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Moody Air Force Base airman starts 3D-printing medical masks

A 3D printer creates a prototype N95 face mask at the Louis F Garland Department of Defense Fire Academy on Goodfellow Air Force Base, Texas, March 31, 2020. This is the medical regulation/grade personal protective equipment that is used to protect the wearer from airborne particles and from liquid contaminating the face. (U.S. Air Force photo by Airman 1st Class Robyn Hunsinger)

Boredom can fuel inspiration.

In Matt Garner’s case, he spent his time reading stories of people in New York City using 3-D printers to make protective masks for health care workers treating COVID-19 patients.

He had a revelation in the midst of his ennui.

“Wait, I’ve got a 3-D printer now. I can do that,” Garner said.

The 28-year-old staff sergeant at Moody Air Force Base went on the National Institute of Health website and found an NIH-approved design to start printing medical masks.

Only able to print three to four masks a day, he started a GoFundMe website to make and donate more masks.

Garner is new to the 3-D printing game.

Normally, he spends his free time repairing electronics that friends drop off, but with social distancing, repairs dwindled.

His free time expanded dramatically when the base shutdown. A member of command support staff, Garner was deemed as non-essential staff for base operations which freed up his days for the foreseeable future.

So during this down time, he spent a couple hundred bucks and ordered a 3-D printer.

Each mask requires five hours to print, so Garner can manufacture 3-4 masks daily, depending on how late he can stay up.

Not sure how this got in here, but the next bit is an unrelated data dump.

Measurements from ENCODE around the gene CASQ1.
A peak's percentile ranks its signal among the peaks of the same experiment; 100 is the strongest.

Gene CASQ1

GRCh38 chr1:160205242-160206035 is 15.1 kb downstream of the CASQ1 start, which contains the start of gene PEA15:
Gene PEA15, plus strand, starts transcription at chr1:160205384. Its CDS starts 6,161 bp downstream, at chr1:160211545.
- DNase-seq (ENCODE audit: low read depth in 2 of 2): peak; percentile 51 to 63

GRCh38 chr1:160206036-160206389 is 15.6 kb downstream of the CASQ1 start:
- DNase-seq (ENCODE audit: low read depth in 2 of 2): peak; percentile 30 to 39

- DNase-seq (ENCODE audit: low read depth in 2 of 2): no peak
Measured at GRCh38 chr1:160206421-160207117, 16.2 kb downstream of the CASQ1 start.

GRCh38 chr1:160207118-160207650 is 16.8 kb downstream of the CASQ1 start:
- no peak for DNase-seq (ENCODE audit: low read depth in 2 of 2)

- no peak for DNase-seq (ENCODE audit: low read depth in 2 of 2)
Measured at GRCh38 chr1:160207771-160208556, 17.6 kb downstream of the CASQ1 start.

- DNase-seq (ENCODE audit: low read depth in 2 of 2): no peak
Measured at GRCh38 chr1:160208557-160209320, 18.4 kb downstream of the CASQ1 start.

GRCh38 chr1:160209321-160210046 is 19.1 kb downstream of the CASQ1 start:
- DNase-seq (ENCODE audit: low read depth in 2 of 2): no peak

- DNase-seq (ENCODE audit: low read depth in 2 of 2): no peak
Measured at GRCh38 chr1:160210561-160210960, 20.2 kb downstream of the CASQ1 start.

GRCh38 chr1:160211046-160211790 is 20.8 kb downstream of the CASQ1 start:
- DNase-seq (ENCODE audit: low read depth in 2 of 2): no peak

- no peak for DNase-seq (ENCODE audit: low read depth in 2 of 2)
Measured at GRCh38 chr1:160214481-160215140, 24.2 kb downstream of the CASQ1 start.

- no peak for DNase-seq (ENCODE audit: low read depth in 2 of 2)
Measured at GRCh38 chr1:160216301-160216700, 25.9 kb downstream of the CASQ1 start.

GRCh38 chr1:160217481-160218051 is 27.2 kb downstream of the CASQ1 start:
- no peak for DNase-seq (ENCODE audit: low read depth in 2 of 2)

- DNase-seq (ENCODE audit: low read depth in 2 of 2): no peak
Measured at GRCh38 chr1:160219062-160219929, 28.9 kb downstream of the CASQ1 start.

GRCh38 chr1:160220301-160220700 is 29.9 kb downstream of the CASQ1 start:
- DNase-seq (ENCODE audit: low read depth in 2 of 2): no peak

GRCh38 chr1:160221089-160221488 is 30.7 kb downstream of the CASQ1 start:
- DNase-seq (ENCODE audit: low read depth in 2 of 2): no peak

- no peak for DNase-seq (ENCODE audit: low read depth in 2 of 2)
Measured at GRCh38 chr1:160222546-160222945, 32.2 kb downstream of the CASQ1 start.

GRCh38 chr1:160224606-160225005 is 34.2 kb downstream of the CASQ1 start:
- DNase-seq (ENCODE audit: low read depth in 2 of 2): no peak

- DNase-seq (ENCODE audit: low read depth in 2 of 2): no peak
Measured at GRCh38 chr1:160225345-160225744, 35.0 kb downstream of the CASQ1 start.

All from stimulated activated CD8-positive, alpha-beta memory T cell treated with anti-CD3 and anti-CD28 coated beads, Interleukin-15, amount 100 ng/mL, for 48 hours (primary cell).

His masks are not the N-95-design but what he calls “last resort N-95 replacement masks.”

The official design name is a Stopgap Surgical Face Mask or SFM, which is designed and approved by the NIH for use “in effort to protect people by providing backup PPE options if the standard PPE has become unavailable,” according to the website.

Until now, he has donated his masks to friends in nursing but wants to provide larger donations to hospitals around South Georgia and North Florida.

Garner has covered past printing costs by selling the occasional mask. The money from one sale (around $15) can make 10 more masks, he said.

But increasing production from three to four masks a day to 20-30 requires more money and supplies, particularly more 3-D printers.

“The main thing I need right now to fill more orders would be (3-D) printers. Anybody that’s got a (3-D) printer lying around,” he said. “They don’t even need to let me borrow it. They can just start printing (masks) and bring it to a collection point.”

Lengthy printing times pose the biggest challenge to increased production.

“If I could get more printers, I could actually approach the hospitals about donations,” he said.

Thus far, Garner’s masks have been given to nurses he knows, but he wants to start sending his SFM masks to hospitals in desperate need of protective supplies such as Phoebe Putney Memorial Hospital.

“That’s what my goal is,” Garner said. “To produce enough (masks) to give some up there because not only are they in a lack of supply but this will be prolonged for a while.”

In the meantime, he will print as many masks – and now face shields – as time permits.

“I have a lot of time on my hands,” Garner said. “I want to make a difference with that time instead of binge-watching the ‘Tiger King’ or whatever it’s called.”

People interested in Garner’s mask project can visit


© 2020 The Valdosta Daily Times